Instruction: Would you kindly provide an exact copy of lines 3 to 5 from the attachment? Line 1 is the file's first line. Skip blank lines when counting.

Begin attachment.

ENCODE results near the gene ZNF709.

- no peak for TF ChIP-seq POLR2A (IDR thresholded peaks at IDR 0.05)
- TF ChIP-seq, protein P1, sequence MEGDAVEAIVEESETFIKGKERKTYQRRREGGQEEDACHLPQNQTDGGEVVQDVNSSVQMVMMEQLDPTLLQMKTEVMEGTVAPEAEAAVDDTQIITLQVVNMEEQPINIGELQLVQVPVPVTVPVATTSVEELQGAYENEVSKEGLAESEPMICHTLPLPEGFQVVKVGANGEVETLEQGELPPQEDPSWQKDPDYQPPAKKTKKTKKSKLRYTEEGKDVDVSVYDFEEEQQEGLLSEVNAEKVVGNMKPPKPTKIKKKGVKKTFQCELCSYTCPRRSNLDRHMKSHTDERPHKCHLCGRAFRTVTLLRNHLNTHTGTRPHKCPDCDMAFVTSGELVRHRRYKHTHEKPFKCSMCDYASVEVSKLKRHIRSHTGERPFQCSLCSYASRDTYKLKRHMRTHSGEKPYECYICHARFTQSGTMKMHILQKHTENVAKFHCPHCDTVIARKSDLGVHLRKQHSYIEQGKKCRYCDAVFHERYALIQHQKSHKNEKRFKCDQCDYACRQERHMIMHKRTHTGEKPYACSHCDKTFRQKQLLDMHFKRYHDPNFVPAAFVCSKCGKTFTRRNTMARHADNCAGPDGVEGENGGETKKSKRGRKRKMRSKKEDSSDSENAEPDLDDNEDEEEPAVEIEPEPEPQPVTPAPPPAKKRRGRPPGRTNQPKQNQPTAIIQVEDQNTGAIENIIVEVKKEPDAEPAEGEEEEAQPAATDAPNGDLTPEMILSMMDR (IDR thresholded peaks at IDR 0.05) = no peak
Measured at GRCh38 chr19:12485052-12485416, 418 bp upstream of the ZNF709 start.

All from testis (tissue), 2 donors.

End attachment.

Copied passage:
- TF ChIP-seq, protein P1, sequence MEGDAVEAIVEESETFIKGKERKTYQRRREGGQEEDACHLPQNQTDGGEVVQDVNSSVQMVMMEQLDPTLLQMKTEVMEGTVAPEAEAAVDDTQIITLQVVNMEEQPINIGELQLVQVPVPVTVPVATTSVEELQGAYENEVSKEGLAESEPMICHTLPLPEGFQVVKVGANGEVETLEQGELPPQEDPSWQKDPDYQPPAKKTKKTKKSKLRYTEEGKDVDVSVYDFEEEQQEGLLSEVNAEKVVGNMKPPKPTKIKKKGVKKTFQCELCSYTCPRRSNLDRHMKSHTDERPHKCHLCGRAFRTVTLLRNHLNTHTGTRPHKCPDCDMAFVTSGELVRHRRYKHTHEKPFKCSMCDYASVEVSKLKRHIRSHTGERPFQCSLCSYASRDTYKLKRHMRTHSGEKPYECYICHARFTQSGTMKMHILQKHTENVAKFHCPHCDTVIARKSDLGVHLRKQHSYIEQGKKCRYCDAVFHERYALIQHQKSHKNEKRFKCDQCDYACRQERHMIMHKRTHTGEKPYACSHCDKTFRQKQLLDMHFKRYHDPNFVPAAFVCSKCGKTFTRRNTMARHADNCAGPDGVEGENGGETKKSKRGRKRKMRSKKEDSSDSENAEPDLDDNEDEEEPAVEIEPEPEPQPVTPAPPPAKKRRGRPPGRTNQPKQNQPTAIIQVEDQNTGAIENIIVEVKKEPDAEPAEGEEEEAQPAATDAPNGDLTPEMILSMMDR (IDR thresholded peaks at IDR 0.05) = no peak
Measured at GRCh38 chr19:12485052-12485416, 418 bp upstream of the ZNF709 start.

All from testis (tissue), 2 donors.